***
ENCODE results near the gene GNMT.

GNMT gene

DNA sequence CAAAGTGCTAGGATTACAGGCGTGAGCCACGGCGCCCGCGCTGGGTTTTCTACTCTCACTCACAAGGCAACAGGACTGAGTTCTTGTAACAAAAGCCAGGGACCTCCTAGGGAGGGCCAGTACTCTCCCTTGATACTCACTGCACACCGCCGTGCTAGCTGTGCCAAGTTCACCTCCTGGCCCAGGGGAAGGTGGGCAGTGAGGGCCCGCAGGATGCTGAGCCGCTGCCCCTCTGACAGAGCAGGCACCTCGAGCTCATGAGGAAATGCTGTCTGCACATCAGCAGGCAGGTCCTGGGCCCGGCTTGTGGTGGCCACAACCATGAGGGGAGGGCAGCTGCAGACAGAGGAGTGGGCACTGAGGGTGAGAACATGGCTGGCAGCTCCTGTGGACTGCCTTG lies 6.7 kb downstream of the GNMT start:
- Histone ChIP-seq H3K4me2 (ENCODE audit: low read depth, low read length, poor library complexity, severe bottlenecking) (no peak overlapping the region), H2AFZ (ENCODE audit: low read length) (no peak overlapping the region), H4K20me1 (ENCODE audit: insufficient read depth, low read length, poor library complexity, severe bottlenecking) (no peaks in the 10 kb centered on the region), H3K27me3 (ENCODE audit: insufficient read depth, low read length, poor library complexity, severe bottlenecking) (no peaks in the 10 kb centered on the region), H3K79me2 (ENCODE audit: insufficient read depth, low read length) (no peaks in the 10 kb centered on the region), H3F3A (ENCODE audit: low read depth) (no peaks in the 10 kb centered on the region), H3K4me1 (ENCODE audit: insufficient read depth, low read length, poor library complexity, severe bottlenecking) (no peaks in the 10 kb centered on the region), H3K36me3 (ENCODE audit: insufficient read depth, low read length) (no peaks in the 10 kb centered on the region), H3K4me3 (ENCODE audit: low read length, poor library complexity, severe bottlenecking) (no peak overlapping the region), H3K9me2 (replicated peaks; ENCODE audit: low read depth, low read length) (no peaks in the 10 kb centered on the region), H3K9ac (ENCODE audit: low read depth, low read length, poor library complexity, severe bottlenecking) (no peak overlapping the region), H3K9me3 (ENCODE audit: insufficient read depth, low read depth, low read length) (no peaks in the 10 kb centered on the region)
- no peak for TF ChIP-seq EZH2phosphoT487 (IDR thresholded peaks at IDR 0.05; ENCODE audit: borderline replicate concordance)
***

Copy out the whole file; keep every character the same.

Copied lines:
ENCODE results near the gene GNMT.

GNMT gene

DNA sequence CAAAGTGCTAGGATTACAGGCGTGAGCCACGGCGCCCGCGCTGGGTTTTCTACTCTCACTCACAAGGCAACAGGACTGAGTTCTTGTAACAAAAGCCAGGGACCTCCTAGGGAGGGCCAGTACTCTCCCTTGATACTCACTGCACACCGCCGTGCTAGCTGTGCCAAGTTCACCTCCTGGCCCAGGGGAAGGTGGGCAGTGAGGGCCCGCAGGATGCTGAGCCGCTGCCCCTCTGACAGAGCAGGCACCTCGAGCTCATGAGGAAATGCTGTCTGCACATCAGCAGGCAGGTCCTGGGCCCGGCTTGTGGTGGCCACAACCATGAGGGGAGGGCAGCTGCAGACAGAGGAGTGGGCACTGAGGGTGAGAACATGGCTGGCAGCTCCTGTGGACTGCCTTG lies 6.7 kb downstream of the GNMT start:
- Histone ChIP-seq H3K4me2 (ENCODE audit: low read depth, low read length, poor library complexity, severe bottlenecking) (no peak overlapping the region), H2AFZ (ENCODE audit: low read length) (no peak overlapping the region), H4K20me1 (ENCODE audit: insufficient read depth, low read length, poor library complexity, severe bottlenecking) (no peaks in the 10 kb centered on the region), H3K27me3 (ENCODE audit: insufficient read depth, low read length, poor library complexity, severe bottlenecking) (no peaks in the 10 kb centered on the region), H3K79me2 (ENCODE audit: insufficient read depth, low read length) (no peaks in the 10 kb centered on the region), H3F3A (ENCODE audit: low read depth) (no peaks in the 10 kb centered on the region), H3K4me1 (ENCODE audit: insufficient read depth, low read length, poor library complexity, severe bottlenecking) (no peaks in the 10 kb centered on the region), H3K36me3 (ENCODE audit: insufficient read depth, low read length) (no peaks in the 10 kb centered on the region), H3K4me3 (ENCODE audit: low read length, poor library complexity, severe bottlenecking) (no peak overlapping the region), H3K9me2 (replicated peaks; ENCODE audit: low read depth, low read length) (no peaks in the 10 kb centered on the region), H3K9ac (ENCODE audit: low read depth, low read length, poor library complexity, severe bottlenecking) (no peak overlapping the region), H3K9me3 (ENCODE audit: insufficient read depth, low read depth, low read length) (no peaks in the 10 kb centered on the region)
- no peak for TF ChIP-seq EZH2phosphoT487 (IDR thresholded peaks at IDR 0.05; ENCODE audit: borderline replicate concordance)